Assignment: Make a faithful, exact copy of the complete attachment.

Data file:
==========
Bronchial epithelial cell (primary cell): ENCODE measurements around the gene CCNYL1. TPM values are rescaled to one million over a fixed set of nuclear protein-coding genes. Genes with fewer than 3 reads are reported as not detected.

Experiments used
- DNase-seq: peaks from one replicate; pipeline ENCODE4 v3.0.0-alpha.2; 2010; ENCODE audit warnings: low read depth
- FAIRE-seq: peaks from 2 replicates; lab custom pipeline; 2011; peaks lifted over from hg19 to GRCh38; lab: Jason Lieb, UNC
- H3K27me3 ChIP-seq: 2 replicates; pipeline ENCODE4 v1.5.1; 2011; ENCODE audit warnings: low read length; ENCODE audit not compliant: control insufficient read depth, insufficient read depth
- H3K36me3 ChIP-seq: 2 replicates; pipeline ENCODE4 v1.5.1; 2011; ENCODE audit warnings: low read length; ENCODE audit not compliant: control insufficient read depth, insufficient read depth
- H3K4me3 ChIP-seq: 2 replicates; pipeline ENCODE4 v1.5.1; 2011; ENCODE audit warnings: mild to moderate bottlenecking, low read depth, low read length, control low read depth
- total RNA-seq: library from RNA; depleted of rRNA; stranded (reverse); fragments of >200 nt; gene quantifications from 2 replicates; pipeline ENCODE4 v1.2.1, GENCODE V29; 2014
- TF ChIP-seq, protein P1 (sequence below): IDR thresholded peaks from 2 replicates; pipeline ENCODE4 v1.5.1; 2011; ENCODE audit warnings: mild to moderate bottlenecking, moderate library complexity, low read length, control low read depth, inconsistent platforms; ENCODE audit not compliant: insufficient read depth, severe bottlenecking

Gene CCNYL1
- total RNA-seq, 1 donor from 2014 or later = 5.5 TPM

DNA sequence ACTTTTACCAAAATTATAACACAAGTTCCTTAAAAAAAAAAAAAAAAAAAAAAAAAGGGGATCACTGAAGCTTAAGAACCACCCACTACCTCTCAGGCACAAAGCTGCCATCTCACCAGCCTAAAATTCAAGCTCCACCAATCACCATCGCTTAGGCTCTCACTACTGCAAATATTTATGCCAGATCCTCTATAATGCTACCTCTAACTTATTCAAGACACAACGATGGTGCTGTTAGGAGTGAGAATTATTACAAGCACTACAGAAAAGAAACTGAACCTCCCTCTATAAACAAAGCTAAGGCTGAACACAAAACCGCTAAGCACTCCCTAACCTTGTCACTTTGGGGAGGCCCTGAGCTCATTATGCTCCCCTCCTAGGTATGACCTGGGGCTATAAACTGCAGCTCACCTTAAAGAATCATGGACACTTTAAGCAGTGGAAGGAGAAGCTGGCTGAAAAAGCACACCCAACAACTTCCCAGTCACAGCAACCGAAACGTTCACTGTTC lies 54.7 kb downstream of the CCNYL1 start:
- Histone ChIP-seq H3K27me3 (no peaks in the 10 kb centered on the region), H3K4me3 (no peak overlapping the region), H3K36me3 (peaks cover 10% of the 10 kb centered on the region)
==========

Bronchial epithelial cell (primary cell): ENCODE measurements around the gene CCNYL1. TPM values are rescaled to one million over a fixed set of nuclear protein-coding genes. Genes with fewer than 3 reads are reported as not detected.

Experiments used
- DNase-seq: peaks from one replicate; pipeline ENCODE4 v3.0.0-alpha.2; 2010; ENCODE audit warnings: low read depth
- FAIRE-seq: peaks from 2 replicates; lab custom pipeline; 2011; peaks lifted over from hg19 to GRCh38; lab: Jason Lieb, UNC
- H3K27me3 ChIP-seq: 2 replicates; pipeline ENCODE4 v1.5.1; 2011; ENCODE audit warnings: low read length; ENCODE audit not compliant: control insufficient read depth, insufficient read depth
- H3K36me3 ChIP-seq: 2 replicates; pipeline ENCODE4 v1.5.1; 2011; ENCODE audit warnings: low read length; ENCODE audit not compliant: control insufficient read depth, insufficient read depth
- H3K4me3 ChIP-seq: 2 replicates; pipeline ENCODE4 v1.5.1; 2011; ENCODE audit warnings: mild to moderate bottlenecking, low read depth, low read length, control low read depth
- total RNA-seq: library from RNA; depleted of rRNA; stranded (reverse); fragments of >200 nt; gene quantifications from 2 replicates; pipeline ENCODE4 v1.2.1, GENCODE V29; 2014
- TF ChIP-seq, protein P1 (sequence below): IDR thresholded peaks from 2 replicates; pipeline ENCODE4 v1.5.1; 2011; ENCODE audit warnings: mild to moderate bottlenecking, moderate library complexity, low read length, control low read depth, inconsistent platforms; ENCODE audit not compliant: insufficient read depth, severe bottlenecking

Gene CCNYL1
- total RNA-seq, 1 donor from 2014 or later = 5.5 TPM

DNA sequence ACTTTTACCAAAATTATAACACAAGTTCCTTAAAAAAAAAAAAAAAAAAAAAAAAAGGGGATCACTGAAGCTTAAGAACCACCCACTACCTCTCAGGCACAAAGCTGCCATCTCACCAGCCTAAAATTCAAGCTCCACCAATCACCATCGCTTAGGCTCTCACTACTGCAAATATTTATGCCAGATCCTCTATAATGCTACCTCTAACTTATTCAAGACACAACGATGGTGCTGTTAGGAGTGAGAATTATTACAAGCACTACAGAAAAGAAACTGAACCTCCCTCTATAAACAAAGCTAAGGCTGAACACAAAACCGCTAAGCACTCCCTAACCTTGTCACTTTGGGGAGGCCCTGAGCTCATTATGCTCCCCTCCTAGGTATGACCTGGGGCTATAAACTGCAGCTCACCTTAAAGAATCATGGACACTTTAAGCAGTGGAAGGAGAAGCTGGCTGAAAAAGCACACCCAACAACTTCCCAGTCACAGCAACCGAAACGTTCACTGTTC lies 54.7 kb downstream of the CCNYL1 start:
- Histone ChIP-seq H3K27me3 (no peaks in the 10 kb centered on the region), H3K4me3 (no peak overlapping the region), H3K36me3 (peaks cover 10% of the 10 kb centered on the region)